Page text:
The Ministry of Education (MOE), the Agency for Science, Technology and Research (A*STAR) and the Science Centre Singapore congratulate the Singapore Team on their outstanding performance at the Intel International Science and Engineering Fair (ISEF) 2014 held in Los Angeles, California, the United States of America (USA) from 11 to 16 May 2014. The Singapore team submitted four individual projects and two team projects and achieved outstanding results despite strong competition from the other international finalists.
For the first time, a student from Singapore, Shannon Lee Xinjing from National Junior College, had received the Intel Foundation Young Scientist Award. This is a prestigious award presented only to two finalists from the winners of the 17 scientific categories of the ISEF. The award carries a prize worth US$50,000. She also won the Intel Best of Category Award, as well as the First Award in the category of Energy and Transportation for her project titled “Nature Derived Carbon Microsheets as Efficient Electrocatalyst for Energy Storage”, receiving cash prizes of US$5,000 and US$3,000 respectively. In this project, Shannon developed a novel electrocatalyst for zinc-air batteries that will go a long way to improve the stability of rechargeable zinc-air batteries. She discovered that activated carbonised Chinese eggplant functions as a more stable electrocatalyst as compared to the catalysts that are commercially available. The electrocatalyst that is produced from plant material will also be environmentally friendly and inexpensive. Shannon conducted this research under the supervision of Dr Li Bing and Dr Geng Dongsheng from the Institute of Materials Research and Engineering (IMRE), A*STAR.
Mark Lim Kit from Raffles Institution won the Third Award in the category of Microbiology for his project titled “Improved Multiplexed Automated Genome Engineering through Directed Evolution”, under the supervision of Dr Justin Meyer and Professor Roy Kishony from the Department of Systems Biology, Harvard Medical School in Boston, USA. In his project, Mark seeks to improve the efficiency of a novel genetic engineering technique. He received a cash prize of US$1,000. Mark also won a Special Award and received a Fourth Award of cash prize US$750 from the American Society for Microbiology.
Vanessa Tan Yun Han from Dunman High School won the Fourth Award in the category of Engineering: Materials and Bioengineering for her project titled “Give a Hand: Designing and Developing a Neuroprosthetic Hand”, under the supervision of Mr Chin Zheng Yang from the Institute for Infocomm Research (I2R), A*STAR. In her project, she designed and developed a brain-controlled prosthetic hand to help restore hand-grasp function to tetraplegic patients. She received a cash prize of US$500.
Another individual project, titled “Characterisation and Engineering of Squid Sucker Ring Teeth Polymer Proteins”, in the category of Engineering: Materials and Bioengineering, was submitted by Dousabel Tay May Yi from NUS High School of Mathematics and Science. She investigated the potential of squid sucker ring teeth as a new sustainable biomaterial under the supervision of Dr Shawn Hoon and Mr Kock Kian Hong from the Molecular Engineering Laboratory, A*STAR.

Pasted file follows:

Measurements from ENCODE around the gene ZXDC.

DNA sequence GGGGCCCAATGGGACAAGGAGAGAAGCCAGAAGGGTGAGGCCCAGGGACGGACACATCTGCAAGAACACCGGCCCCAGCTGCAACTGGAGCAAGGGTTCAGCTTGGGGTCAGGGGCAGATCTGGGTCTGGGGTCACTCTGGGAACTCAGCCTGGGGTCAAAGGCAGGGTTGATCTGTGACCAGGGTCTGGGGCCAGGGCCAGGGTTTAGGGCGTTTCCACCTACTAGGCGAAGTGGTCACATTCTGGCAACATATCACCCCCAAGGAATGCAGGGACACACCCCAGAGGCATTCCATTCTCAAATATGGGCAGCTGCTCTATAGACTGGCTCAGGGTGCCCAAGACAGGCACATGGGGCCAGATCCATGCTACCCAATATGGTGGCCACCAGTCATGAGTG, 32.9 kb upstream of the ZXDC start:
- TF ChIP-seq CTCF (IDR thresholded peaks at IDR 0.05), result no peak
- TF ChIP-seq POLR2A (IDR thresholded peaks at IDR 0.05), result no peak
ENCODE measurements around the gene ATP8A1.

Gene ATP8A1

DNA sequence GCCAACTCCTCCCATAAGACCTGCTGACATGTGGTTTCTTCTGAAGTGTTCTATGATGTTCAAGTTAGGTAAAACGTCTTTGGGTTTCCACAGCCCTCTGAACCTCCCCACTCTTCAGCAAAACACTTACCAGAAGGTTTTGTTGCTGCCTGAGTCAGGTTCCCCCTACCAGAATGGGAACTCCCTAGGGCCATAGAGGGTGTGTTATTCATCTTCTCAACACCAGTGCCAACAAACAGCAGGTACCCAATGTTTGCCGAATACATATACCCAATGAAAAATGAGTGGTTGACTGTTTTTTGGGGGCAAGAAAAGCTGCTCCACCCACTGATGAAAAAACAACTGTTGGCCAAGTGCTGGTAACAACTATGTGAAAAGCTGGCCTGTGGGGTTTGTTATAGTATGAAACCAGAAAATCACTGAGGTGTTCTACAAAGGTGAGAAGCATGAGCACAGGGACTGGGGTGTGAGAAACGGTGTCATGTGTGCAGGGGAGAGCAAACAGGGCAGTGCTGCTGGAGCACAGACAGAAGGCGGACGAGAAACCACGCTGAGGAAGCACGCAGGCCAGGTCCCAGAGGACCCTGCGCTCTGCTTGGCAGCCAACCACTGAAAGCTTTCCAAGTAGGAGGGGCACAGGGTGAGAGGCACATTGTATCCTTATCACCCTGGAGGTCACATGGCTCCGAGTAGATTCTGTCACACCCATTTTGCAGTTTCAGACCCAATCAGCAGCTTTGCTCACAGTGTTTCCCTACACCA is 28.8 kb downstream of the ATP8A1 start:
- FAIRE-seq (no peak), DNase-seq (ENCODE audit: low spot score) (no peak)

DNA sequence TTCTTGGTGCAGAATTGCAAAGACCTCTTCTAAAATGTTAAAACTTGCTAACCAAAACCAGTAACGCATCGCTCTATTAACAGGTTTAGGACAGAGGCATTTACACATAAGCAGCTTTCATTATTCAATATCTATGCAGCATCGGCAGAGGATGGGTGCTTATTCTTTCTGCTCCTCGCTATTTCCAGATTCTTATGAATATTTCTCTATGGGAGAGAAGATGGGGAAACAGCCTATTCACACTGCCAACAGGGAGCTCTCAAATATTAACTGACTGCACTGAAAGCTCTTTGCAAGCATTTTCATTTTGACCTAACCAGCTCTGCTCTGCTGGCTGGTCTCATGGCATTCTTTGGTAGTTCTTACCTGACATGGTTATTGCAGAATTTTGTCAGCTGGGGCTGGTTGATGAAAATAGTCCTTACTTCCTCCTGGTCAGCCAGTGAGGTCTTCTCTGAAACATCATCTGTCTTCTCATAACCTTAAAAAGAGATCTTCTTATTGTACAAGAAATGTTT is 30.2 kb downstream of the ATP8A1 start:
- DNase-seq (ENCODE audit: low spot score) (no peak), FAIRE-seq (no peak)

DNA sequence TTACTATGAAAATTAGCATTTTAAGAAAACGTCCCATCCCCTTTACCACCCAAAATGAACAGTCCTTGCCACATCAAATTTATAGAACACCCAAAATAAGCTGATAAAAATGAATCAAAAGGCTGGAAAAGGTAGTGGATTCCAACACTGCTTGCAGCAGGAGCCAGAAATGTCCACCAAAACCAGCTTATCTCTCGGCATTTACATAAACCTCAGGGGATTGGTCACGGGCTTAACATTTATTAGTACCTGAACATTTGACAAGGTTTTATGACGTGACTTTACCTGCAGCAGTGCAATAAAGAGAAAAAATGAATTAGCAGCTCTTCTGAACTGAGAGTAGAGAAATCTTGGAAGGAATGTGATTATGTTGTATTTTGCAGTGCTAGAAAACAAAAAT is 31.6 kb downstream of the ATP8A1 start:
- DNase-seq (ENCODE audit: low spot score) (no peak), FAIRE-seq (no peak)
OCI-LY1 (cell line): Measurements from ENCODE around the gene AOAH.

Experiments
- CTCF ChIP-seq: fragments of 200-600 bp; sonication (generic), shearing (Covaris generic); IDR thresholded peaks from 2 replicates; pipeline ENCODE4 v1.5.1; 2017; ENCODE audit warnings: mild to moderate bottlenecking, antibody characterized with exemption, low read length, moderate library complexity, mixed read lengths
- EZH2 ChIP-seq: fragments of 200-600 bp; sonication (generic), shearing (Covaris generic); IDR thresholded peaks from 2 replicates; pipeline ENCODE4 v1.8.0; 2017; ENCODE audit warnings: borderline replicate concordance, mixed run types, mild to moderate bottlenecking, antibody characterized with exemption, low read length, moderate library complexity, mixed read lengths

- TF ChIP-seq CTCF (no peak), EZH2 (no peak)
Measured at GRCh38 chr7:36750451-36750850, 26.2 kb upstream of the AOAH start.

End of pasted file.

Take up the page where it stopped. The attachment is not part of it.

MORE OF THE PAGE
Lim Ee Chuan Eliot, Ou Yang Zhong Liang and Yu Shiyang from NUS High School of Mathematics and Science won the Fourth Award in the Engineering: Electrical and Mechanical category for their project involving the development of a viable Solid State Fan that has no moving parts and uses oscillating electric fields to move air. They received a cash prize of US$500. The students initiated this project and worked on it under the supervision of their teacher-mentor from the school, Dr Chiam Sher-Yi. The team also won two Special Awards; a Second Award of cash prize US$250 from the American Intellectual Property Law Association (AIPLA) and a cash prize of US$1,200 from the China Association for Science and Technology (CAST).
The other team project, Screening for Genetic Polymorphism in GRIN2B Gene in Patients Diagnosed with Bipolar Disorder, in the category of Cellular and Molecular Biology was submitted by Ong Jun Yi and Jeremy Goh Jin Quan from NUS High School of Mathematics and Science. In their project, they seek to improve the diagnosis of bipolar disorder using genetic markers in the GRIN2B gene under the supervision of Associate Professor Low Chian Ming from the Department of Pharmacology, National University of Singapore (NUS).
The Singapore Team was led by Mr Gary Neo Wei Chung, Curriculum Planning Officer, MOE.
The Singapore Team was chosen from top awardees in the Singapore Science and Engineering Fair (SSEF) held in March this year. SSEF is a national competition jointly organised by MOE, ASTAR and Science Centre Singapore. The winners of SSEF are also eligible to participate in the ASTAR Talent Search (ATS).
The Intel ISEF is the world’s largest pre-college science fair held annually to provide a platform for top science and engineering talents of different nationalities to showcase their projects. This year, the competition attracted 1,787 finalists from close to 80 countries, regions and territories. ISEF is often regarded as the “Olympics” of the science research competitions and fairs. There are 17 scientific categories in the Intel ISEF and within each category, the Best of Category, First, Second, Third and Fourth awards are given out. Further to that, two finalists from amongst the 17 winners of the Best of Category will be awarded the Intel Foundation Young Scientist Awards. These finalists are selected for their commitment to innovation in tackling challenging scientific questions, using authentic research practices, and creating solutions to the problems of tomorrow.